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This Democrat Governor Could Defy The Teachers Unions And Pass School Choice


By following through on his campaign commitments to expand school choice, Pennsylvania Gov. Josh Shapiro can distinguish himself from other elected officials cowed by the teachers’ unions, according to education policy analysts.

But he only has a few weeks to make good on his pledge to increase the supply of scholarship funds available to students in failing schools since lawmakers will potentially finalize the 2022–23 budget on June 30th. If Shapiro can persuade some of his fellow Democrats to embrace school choice initiatives as part of the ongoing budget negotiations, he could have a transformative impact on the state’s educational system.

Marc LeBlond, the director of policy for EdChoice, a nonprofit that favors a wide range of options for K–12 education, is optimistic that Shapiro will support some form of “Lifeline Scholarships” for students in the worst-performing school districts while also accommodating an increase in the existing tax credit scholarship program.

“Shapiro would not be giving any ground here,” LeBlond said. “Instead, he would be achieving his own stated policy goals. The governor has a great opportunity here to rise to the occasion and meet the needs of Pennsylvania families that benefit from school choice.”

As a candidate for governor, Shapiro indicated he was open to redirecting tax dollars to the parents of students who attend the bottom 15 percent of the commonwealth’s lowest-performing public schools. Last year, the Pennsylvania House passed the Lifeline Scholarship Program, which proposed providing these families restricted-use Education Opportunity Accounts (EOAs) based on average per-pupil state funding. Today that would be about $7,100 to cover private school tuition, tutoring services, and other qualified educational expenses.

Shapiro has also expressed support for raising the state-imposed caps on tax credit programs that lag behind the rising demand for scholarships. Under the current program, businesses and individuals donating to state-approved scholarship organizations receive tax credits. But these caps on the tax credits limit donations. An analysis of government records from the Commonwealth Foundation, a free-market think tank based in Harrisburg, found that, in the 2020–21 school year, Pennsylvania turned away 76,000 student scholarships applications because of the caps while it “waitlisted” $156.3 million in tax credit donations.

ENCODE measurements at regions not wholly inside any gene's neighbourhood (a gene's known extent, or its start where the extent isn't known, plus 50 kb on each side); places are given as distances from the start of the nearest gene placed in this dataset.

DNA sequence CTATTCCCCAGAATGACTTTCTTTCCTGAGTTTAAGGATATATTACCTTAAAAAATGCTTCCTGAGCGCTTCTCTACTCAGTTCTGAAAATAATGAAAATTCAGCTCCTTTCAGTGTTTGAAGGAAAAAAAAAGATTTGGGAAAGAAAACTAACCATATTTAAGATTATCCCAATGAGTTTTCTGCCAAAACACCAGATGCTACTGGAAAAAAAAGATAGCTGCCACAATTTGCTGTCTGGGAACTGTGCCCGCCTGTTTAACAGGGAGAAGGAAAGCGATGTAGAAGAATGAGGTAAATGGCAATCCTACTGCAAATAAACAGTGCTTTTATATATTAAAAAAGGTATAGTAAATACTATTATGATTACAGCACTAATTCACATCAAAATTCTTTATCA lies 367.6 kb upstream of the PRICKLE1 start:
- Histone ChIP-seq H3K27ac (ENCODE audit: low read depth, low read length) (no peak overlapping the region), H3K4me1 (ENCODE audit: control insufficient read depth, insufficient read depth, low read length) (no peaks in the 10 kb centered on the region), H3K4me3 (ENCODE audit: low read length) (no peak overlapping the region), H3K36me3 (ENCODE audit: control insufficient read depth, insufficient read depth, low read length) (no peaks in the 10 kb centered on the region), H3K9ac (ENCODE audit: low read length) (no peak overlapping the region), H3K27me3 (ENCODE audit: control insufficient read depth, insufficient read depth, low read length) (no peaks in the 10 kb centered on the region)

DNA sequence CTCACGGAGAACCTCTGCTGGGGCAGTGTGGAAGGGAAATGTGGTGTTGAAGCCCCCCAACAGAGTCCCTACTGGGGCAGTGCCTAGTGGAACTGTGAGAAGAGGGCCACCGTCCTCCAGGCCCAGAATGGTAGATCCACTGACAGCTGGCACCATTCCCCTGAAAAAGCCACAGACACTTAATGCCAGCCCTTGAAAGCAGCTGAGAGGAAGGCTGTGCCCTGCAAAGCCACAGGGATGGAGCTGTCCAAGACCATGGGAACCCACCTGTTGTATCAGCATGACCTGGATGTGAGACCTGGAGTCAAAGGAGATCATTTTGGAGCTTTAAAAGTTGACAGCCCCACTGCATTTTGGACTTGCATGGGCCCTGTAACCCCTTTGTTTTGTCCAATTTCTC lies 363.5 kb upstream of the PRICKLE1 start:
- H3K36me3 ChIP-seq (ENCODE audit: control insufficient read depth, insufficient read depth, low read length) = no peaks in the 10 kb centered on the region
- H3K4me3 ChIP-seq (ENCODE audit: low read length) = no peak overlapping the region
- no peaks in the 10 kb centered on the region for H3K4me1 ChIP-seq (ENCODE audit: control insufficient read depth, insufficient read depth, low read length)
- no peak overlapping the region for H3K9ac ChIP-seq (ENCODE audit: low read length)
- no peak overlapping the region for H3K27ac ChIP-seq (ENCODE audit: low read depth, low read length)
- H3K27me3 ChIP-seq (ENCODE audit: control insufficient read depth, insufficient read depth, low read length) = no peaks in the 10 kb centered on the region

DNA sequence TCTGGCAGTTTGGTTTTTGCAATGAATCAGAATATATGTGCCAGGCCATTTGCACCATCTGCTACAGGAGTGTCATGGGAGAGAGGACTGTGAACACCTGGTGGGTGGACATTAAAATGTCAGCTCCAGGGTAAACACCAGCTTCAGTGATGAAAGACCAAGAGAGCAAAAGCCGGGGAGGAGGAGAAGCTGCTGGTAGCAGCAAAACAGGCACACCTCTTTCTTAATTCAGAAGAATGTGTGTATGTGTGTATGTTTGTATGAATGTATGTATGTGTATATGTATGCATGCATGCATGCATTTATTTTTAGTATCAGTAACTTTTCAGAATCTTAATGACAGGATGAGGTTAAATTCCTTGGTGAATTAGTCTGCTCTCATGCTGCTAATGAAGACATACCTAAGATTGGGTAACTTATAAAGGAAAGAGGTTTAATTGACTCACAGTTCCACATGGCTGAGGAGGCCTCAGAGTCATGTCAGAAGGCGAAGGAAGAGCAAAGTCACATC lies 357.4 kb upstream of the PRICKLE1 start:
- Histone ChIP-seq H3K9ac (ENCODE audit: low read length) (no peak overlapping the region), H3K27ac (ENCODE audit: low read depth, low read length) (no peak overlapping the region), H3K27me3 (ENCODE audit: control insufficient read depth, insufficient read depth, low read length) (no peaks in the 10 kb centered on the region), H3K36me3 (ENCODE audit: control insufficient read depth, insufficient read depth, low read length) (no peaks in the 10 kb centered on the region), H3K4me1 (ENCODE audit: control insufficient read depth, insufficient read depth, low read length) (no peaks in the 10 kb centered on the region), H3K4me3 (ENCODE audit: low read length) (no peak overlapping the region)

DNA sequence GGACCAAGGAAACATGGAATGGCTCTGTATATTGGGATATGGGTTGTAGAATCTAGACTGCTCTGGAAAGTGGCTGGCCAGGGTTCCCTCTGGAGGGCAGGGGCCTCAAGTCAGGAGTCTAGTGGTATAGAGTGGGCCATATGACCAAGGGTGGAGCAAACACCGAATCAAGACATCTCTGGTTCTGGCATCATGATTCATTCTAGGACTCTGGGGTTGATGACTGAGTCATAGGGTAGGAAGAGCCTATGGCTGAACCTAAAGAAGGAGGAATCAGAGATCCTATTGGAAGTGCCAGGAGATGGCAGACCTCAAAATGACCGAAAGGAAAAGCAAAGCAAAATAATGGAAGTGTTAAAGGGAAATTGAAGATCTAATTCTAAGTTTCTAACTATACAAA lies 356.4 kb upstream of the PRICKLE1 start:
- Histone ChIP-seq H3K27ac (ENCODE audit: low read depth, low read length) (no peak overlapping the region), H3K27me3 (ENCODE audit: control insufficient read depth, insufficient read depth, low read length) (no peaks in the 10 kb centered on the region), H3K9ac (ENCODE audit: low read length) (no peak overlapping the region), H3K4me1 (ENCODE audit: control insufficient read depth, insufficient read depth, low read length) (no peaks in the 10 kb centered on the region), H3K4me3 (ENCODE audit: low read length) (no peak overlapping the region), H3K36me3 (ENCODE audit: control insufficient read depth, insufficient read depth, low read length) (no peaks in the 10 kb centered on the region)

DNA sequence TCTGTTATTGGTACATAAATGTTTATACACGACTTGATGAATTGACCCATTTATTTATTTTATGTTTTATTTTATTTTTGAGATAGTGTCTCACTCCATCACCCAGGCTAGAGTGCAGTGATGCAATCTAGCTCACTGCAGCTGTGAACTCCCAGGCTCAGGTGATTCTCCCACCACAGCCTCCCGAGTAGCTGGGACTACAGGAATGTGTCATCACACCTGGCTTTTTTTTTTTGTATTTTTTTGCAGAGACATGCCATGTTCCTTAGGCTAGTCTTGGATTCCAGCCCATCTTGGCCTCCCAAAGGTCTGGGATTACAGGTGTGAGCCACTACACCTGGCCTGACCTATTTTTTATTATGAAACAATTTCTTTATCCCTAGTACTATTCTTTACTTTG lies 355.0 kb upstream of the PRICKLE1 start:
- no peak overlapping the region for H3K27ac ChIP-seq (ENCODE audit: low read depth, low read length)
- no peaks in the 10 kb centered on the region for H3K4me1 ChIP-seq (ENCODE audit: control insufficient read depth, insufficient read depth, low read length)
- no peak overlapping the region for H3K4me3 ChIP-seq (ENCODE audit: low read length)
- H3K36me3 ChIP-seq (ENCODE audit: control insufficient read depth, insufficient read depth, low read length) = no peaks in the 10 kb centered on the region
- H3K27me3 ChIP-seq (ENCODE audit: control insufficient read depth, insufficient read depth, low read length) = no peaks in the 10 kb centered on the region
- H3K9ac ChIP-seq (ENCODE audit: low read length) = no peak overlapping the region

“Businesses love these scholarships because they are training their future workforce,” LeBlond said. “So, you can look at this from the perspective of a thriving economy, and the businesses have a compelling self-interest. But you can also look at this from a taxpayer perspective.”

On average, Pennsylvania students receive about $2,500 per tax credit scholarship compared to $21,263 for school district spending per student.

“You’re talking about pennies on the dollar in terms of how much it costs to educate a student through a tax credit scholarship versus through the public education system,” LeBlond said. “We have studies that show school private school choice programs generate taxpayer savings.”

In its analysis of Pennsylvania’s program, EdChoice concluded that a $100 million increase to the tax credits would save state and local taxpayers $265 million.

With polls showing strong public support for the Lifeline-style proposals and tax credit scholarships, LeBlond sees very little political downside for Shapiro to embrace education reform despite opposition from the teachers’ unions. He also anticipates that Shapiro will deliberately set himself apart from other Democrats, such as his predecessor, Gov. Tom Wolf, and Gov. Roy Cooper of North Carolina.

Wolf consistently opposed alternatives to conventional public schools in Pennsylvania, while Cooper has resisted scholarship proposals favored by some of his own Democrats. Unlike Wolf and Cooper, Shapiro appears willing to exercise some independence from union leaders.

The operative word here is “some.” The American Federation of Teachers, which plays a key role in obstructingscholarship proposals, donated hundreds of thousands of dollars to Shapiro’s campaign.

School choice is one area where Shapiro can find common cause with constituents who do not necessarily share all his views, Erik Telford, senior vice president of the Commonwealth Foundation, observed in a press release.

“We don’t agree with Gov. Shapiro on every issue, but we stand united around these important priorities, and we’re ready to work arm-in-arm to help him follow through on his promises that will ensure a better Pennsylvania,” Telford said.

“These measures are overwhelmingly popular with voters and enjoy bipartisan support in the legislature,” he said. “It’s time to deliver on these common-ground solutions that are desperately needed to improve the lives of all Pennsylvanians.”

Kevin Mooney is the Senior Investigative Journalist at the Commonwealth Foundation, Pennsylvania’s free-market think tank, and writes for several national publications. Twitter: @KevinMooneyDC

The views and opinions expressed in this commentary are those of the author and do not reflect the official position of the Daily Caller News Foundation.

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